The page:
Cults Try to Redefine Sound on ‘Host’ to No Avail
Arts, Music, Review

Cults Try to Redefine Sound on ‘Host’ to No Avail

Rating: 2.5 out of 5.

When a band sets out to redesign its sound, it is always a major risk. It takes its proven formula for success and sets it aside to work on something new. A lot of bands fall flat on their faces when they go this route. Sadly, Cults seem to have joined this unfortunate group of bands. While Cults’ fourth album, Host, is not a total flop, it isn’t as revolutionary as the band clearly hoped it would be.

Broadly speaking, Host seems to be about a toxic relationship, but this theme flits in and out of the album’s lyrics. The band’s intentions are clear for the first half of Host, but later on, the album very quickly loses focus and seems to only throw in the occasional cursory line. The second half of the album is overproduced and a slog to get through. It’s a shame that a large part of the album feels like such a chore, because the 41-minute runtime doesn’t allow for many songs.

“Trials” is admittedly a solid opening. It includes Cults’ signature dreamy pop sound and the themes of toxicity that the album attempts to deal with. All four of the leading singles are equally solid, and “Trials” definitely doesn’t fumble. It’s one of the better tracks on the album, and the continuation of the sound onto the second track, “8th Avenue,” leads to a strong introduction.



The first real crack in Host comes with “A Low.” The track feels overproduced to the point where the first few seconds are actually painful to listen to. Vocalist Madeline Follin’s voice sounds pitched up in the opening, and bizarrely, this pitch is repeated several times throughout the song. The lyrics are also much simpler than the song’s predecessors, and this feels like the first track to forget that the album is supposed to be about relationships. The titular low might refer to a toxic partner, but in general, the lyrics are much more bare-bones than the previous tracks. Sentences are thrown out in favor of simply repeating the name of the song 20 times, and the lyrics that aren’t “a low” just aren’t very memorable.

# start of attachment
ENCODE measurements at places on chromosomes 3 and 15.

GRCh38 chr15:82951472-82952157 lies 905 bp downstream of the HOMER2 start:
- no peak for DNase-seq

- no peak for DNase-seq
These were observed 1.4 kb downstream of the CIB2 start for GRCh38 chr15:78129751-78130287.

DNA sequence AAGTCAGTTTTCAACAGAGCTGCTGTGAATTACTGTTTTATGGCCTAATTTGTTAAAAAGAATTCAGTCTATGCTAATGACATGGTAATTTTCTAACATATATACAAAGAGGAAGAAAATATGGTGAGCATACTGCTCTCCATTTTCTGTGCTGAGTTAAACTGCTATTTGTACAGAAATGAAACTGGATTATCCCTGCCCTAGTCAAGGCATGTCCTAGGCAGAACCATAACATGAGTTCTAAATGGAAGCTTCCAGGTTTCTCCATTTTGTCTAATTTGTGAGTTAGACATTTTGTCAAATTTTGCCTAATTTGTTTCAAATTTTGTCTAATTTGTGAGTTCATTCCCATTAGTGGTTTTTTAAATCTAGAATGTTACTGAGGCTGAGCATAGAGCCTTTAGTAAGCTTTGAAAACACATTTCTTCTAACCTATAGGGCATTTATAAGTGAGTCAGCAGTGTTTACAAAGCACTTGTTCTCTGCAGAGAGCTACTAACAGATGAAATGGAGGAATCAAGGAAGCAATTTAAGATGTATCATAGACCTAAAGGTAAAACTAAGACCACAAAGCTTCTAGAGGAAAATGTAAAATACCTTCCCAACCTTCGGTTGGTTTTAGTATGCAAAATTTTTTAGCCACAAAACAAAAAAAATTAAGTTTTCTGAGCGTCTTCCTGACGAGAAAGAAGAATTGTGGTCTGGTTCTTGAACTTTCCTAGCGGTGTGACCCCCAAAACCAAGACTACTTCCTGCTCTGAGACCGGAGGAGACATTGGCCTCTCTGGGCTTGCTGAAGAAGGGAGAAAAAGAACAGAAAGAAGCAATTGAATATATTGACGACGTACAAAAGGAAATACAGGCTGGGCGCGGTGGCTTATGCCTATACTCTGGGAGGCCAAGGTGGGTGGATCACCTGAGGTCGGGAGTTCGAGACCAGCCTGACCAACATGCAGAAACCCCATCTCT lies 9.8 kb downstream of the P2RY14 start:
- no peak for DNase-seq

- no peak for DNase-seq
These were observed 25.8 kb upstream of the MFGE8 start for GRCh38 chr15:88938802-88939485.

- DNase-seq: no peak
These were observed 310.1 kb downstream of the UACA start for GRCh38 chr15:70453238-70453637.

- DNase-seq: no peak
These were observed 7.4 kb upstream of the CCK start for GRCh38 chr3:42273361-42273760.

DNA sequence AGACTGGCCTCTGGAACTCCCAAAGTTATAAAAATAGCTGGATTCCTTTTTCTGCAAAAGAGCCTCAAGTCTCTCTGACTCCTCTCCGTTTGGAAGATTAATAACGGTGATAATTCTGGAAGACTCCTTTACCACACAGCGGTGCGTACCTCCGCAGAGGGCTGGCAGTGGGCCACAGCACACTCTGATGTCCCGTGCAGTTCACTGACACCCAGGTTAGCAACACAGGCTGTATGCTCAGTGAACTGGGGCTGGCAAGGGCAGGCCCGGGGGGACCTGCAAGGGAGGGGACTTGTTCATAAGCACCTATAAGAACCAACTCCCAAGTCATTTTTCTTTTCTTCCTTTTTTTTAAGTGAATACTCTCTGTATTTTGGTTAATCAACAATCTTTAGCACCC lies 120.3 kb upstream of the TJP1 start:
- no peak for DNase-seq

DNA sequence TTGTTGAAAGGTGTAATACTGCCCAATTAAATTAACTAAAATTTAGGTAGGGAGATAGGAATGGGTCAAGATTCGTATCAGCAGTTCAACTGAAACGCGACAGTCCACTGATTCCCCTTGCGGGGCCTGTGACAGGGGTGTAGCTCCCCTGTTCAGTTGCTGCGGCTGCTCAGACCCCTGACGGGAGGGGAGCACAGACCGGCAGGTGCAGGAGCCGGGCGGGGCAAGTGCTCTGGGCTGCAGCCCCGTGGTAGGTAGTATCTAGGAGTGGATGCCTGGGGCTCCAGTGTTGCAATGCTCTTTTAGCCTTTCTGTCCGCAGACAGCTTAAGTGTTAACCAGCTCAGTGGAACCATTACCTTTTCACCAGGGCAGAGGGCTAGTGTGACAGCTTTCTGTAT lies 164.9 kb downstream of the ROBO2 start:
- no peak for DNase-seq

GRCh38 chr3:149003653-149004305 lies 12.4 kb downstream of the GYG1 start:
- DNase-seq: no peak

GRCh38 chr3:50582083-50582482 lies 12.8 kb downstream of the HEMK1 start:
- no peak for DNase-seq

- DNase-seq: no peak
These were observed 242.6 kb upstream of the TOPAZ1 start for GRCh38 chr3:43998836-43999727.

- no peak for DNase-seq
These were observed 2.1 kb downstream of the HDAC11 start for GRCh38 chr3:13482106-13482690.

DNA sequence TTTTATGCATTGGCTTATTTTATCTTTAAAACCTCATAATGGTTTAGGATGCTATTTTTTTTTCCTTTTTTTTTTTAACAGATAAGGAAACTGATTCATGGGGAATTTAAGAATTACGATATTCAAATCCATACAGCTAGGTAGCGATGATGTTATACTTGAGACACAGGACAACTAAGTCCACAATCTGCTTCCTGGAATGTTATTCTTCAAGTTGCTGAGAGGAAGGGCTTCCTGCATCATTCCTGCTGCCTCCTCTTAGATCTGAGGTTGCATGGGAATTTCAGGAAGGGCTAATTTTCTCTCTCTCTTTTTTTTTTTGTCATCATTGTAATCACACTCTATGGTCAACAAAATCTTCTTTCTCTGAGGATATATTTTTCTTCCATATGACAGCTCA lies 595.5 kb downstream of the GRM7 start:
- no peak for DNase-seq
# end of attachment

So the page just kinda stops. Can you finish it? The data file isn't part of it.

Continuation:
“Like I Do” is the only truly awful song on the album. The song makes a name for itself with a heavy, repetitive beat that never evolves and only grows more obnoxious. In contrast, the vocals are almost too quiet to hear, and unfortunately, the lyrics don’t really merit being heard. The nonsense phrase “’Cause I sweep” is repeated four times, and the line “Leave it all to me, I’ll misguide you” feels out of place on an album supposedly about being manipulated. This track leaves the listener begging for the song to end if they haven’t already skipped it.

What really drags Host down in the long run is the fact that the best of its sound and lyrics have been done before by other artists and bands. If someone is looking for an atmospheric and dreamy indie pop album about toxic relationships, they should check out Phoebe Bridgers’ Punisher, which feels infinitely more fleshed out and consistent. It’s a shame, because only one or two tracks on Host are really all that bad, but many of them feel half-baked and unremarkable. A few of these underdeveloped tracks are then overproduced to give the illusion of depth. Host might have been better off as an EP that includes only six or so of the best tracks, so that it wouldn’t have had to stretch itself so much and live up to being the fourth album of a fairly well-regarded band. There are good ideas on this album, but its main problem is that it’s stretched too thin.

Featured image courtesy Sinderlyn

September 21, 2020
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